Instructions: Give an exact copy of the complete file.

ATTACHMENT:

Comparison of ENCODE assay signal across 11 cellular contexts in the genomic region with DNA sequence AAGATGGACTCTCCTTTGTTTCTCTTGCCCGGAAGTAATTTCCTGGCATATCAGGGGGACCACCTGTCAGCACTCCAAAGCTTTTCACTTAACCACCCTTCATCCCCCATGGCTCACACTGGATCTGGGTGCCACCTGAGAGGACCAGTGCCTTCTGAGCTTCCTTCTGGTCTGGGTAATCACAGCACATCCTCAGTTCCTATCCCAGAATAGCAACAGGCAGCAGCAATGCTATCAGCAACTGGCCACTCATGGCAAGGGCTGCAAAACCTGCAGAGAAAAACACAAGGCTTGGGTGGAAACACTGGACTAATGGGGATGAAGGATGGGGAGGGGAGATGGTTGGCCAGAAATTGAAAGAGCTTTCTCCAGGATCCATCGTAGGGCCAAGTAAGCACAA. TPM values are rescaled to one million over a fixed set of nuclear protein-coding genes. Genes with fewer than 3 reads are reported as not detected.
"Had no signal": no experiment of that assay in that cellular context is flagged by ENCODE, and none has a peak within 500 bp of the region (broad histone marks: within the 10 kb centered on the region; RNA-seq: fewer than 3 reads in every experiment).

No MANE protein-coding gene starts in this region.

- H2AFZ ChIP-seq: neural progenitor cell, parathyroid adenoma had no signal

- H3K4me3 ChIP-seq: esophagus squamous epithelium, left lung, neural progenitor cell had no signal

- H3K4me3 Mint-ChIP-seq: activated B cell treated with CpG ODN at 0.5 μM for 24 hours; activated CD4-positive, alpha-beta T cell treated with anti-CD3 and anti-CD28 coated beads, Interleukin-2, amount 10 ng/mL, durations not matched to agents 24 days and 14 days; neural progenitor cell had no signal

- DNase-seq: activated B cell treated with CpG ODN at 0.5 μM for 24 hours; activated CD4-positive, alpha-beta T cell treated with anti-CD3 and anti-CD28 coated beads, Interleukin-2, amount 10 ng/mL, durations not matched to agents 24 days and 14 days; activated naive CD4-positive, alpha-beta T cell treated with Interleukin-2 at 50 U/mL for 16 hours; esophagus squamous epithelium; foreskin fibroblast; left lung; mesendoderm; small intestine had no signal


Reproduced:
Comparison of ENCODE assay signal across 11 cellular contexts in the genomic region with DNA sequence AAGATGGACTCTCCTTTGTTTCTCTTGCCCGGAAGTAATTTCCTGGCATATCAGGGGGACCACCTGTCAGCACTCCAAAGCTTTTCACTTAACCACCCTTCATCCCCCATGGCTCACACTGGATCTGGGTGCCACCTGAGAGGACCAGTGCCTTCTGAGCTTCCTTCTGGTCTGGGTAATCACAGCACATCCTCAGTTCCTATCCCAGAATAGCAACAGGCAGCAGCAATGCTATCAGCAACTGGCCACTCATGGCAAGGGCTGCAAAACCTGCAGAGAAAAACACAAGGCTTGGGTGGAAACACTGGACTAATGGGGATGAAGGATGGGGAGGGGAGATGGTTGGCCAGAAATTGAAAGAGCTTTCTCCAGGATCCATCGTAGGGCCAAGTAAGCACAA. TPM values are rescaled to one million over a fixed set of nuclear protein-coding genes. Genes with fewer than 3 reads are reported as not detected.
"Had no signal": no experiment of that assay in that cellular context is flagged by ENCODE, and none has a peak within 500 bp of the region (broad histone marks: within the 10 kb centered on the region; RNA-seq: fewer than 3 reads in every experiment).

No MANE protein-coding gene starts in this region.

- H2AFZ ChIP-seq: neural progenitor cell, parathyroid adenoma had no signal

- H3K4me3 ChIP-seq: esophagus squamous epithelium, left lung, neural progenitor cell had no signal

- H3K4me3 Mint-ChIP-seq: activated B cell treated with CpG ODN at 0.5 μM for 24 hours; activated CD4-positive, alpha-beta T cell treated with anti-CD3 and anti-CD28 coated beads, Interleukin-2, amount 10 ng/mL, durations not matched to agents 24 days and 14 days; neural progenitor cell had no signal

- DNase-seq: activated B cell treated with CpG ODN at 0.5 μM for 24 hours; activated CD4-positive, alpha-beta T cell treated with anti-CD3 and anti-CD28 coated beads, Interleukin-2, amount 10 ng/mL, durations not matched to agents 24 days and 14 days; activated naive CD4-positive, alpha-beta T cell treated with Interleukin-2 at 50 U/mL for 16 hours; esophagus squamous epithelium; foreskin fibroblast; left lung; mesendoderm; small intestine had no signal